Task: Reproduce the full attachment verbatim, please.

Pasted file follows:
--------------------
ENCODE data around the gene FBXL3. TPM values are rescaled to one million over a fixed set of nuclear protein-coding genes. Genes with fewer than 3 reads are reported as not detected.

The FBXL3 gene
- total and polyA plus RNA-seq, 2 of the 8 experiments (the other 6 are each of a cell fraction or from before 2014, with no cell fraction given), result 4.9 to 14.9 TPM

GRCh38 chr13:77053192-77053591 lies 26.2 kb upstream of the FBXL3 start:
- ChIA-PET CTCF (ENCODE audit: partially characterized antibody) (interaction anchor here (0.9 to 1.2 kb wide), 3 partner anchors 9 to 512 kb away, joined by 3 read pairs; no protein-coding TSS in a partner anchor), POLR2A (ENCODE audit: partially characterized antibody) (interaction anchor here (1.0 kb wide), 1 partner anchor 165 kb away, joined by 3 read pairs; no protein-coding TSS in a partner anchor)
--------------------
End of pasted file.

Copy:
ENCODE data around the gene FBXL3. TPM values are rescaled to one million over a fixed set of nuclear protein-coding genes. Genes with fewer than 3 reads are reported as not detected.

The FBXL3 gene
- total and polyA plus RNA-seq, 2 of the 8 experiments (the other 6 are each of a cell fraction or from before 2014, with no cell fraction given), result 4.9 to 14.9 TPM

GRCh38 chr13:77053192-77053591 lies 26.2 kb upstream of the FBXL3 start:
- ChIA-PET CTCF (ENCODE audit: partially characterized antibody) (interaction anchor here (0.9 to 1.2 kb wide), 3 partner anchors 9 to 512 kb away, joined by 3 read pairs; no protein-coding TSS in a partner anchor), POLR2A (ENCODE audit: partially characterized antibody) (interaction anchor here (1.0 kb wide), 1 partner anchor 165 kb away, joined by 3 read pairs; no protein-coding TSS in a partner anchor)